Coverage of contraceptives addresses both of those criteria as well as the one of basic fairness recognized in contraceptive equity legislation and the recent EEOC ruling, states Darroch. "The added cost of including contraceptives is very low, and contraceptives are needed, and used, by almost everyone in the United States during their reproductive years," she says.
A 1998 report issued by the Alan Guttmacher Institute showed that the estimated maximum added cost of covering the full range of Food and Drug Administration-approved reversible medical contraceptives in health plans that do not currently cover them is just $21.40 per employee per year.3 Of this figure, $17.12 would be employers’ costs and $4.28 would be employees’ costs. The added cost for employers amounts to just $1.43 per month per employee, which represents an increase of just 0.6% in employers’ costs of providing employees with medical coverage.
"Not only do they [contraceptives] prevent the personal, familial, and social costs of unintended pregnancy and sexually transmitted diseases, but they also prevent health complications from these outcomes," states Darroch. "They are not discretionary, but rather a health necessity for American women and men."
Legislation goes on
The EEOC decision will go a long way toward ensuring that American women have private insurance coverage of contraceptives, states Cynthia Dailard, senior public policy associate with the Alan Guttmacher Institute’s Washington, DC, bureau. However, it does not extend to all privately insured women, but only to those who fall within the scope of Title VII of the Civil Rights Act. According to information provided by the Fair Access to Contraception project, Title VII prohibits sex discrimination by employers with 15 or more employees. It thus does not protect women who do not have health coverage through their (or their spouse’s) employer or women whose employer has fewer than 15 employees.
Thirteen states (California, Connecticut, Dela-ware, Georgia, Hawaii, Iowa, Maine, Maryland, Nevada, New Hampshire, North Carolina, Rhode Island, and Vermont) have enacted laws requiring health plans with prescription drug coverage to include prescriptive contraceptives.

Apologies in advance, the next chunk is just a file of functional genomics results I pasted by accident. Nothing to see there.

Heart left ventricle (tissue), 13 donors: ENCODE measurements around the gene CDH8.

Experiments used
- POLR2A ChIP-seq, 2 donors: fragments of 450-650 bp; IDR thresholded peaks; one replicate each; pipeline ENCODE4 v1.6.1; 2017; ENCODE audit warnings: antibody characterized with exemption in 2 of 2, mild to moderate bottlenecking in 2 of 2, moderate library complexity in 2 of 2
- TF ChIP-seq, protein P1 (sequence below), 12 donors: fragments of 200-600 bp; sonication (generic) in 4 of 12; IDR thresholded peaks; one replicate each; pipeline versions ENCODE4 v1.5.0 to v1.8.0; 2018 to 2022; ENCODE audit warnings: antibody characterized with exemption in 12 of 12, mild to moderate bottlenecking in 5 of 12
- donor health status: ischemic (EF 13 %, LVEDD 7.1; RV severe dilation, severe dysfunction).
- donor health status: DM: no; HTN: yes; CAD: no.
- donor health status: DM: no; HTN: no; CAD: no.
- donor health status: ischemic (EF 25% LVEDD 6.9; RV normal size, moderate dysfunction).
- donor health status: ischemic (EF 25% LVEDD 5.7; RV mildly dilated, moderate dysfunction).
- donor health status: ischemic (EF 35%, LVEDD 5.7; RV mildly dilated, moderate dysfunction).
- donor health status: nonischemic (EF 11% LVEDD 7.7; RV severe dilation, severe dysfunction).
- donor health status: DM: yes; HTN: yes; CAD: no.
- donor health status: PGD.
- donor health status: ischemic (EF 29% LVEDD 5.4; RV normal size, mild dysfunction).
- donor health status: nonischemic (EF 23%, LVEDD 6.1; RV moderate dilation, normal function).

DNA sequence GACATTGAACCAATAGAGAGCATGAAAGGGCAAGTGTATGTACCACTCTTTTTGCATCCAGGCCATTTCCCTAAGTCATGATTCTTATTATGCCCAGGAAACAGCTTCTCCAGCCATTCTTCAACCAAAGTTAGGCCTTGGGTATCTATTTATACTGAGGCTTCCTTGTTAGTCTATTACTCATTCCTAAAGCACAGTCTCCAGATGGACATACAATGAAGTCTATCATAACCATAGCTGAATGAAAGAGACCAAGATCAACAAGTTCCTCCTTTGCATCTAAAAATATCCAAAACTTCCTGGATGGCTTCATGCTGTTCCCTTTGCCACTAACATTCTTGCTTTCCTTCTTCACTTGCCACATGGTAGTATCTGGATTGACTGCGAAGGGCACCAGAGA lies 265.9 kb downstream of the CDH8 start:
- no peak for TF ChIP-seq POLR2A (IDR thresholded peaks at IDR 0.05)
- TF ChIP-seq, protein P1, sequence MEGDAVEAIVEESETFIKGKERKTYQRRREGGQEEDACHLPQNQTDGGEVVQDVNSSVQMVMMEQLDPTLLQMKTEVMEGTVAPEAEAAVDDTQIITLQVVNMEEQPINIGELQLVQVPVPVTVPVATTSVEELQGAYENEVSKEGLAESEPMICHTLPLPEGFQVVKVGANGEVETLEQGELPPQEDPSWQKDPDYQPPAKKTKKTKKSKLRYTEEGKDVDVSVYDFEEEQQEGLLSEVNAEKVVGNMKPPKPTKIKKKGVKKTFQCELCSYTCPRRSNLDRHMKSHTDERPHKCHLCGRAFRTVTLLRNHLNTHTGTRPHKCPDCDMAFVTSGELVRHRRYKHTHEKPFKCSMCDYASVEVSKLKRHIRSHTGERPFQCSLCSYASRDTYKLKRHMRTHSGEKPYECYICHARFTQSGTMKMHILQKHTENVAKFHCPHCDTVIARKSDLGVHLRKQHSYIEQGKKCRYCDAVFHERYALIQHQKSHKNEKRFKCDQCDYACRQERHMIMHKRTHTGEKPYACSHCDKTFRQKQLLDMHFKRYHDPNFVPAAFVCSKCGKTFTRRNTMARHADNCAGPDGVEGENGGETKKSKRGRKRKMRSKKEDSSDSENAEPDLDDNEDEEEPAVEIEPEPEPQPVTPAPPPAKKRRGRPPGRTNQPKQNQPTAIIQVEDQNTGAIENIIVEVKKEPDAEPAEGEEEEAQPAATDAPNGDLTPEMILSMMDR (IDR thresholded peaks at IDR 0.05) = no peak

"While the EEOC decision affects employers, the state mandate laws affect insurers, taking two different approaches to the same problem," notes Dailard. "Ultimately, advocates at the state level will need to continue their work to ensure that all privately insured women have comprehensive coverage of contraceptives."
While the EEOC ruling has no immediate legal impact on the movement of state legislation requiring equity for contraceptive prescriptions, it will likely spur such legislation and should decrease the level of opposition to state bills, Raschke observes.
Women’s health care advocates look to the reintroduction of the Equity in Prescription Insurance and Contraceptive Coverage Act (EPICC) in the new congressional session. Originally introduced in 1997 in the House of Representatives and Senate, EPICC would mandate that all private insurance plans cover contraception. The EEOC ruling will play an important aspect in the debate over the bill, forecasts Raschke.
"Insurers, usually a powerful lobbying presence in a state capitol, argue that they are responsive to insurance purchasers and they should adopt a similar strategy as the employers," she notes. "While neither employers nor insurers are likely to simply accede to state [or federal] legislation, the EEOC’s ruling has surely eliminated much of their fervor in opposing it."
1. Dreazen YJ, Lueck S. Excluding women’s contraceptives from health plans ruled violation. New York City: Wall Street Journal; Dec. 15, 2000:B10.
2. Poe SL. Accelerating Health Benefit Cost in 2000 Has Employers Bracing for Double-Digit Rise in 2001. New York City: William M. Mercer; 2000.
3. Darroch JE. Cost to Employer Health Plans of Covering Contraceptives. New York City: Alan Guttmacher Institute; 1998.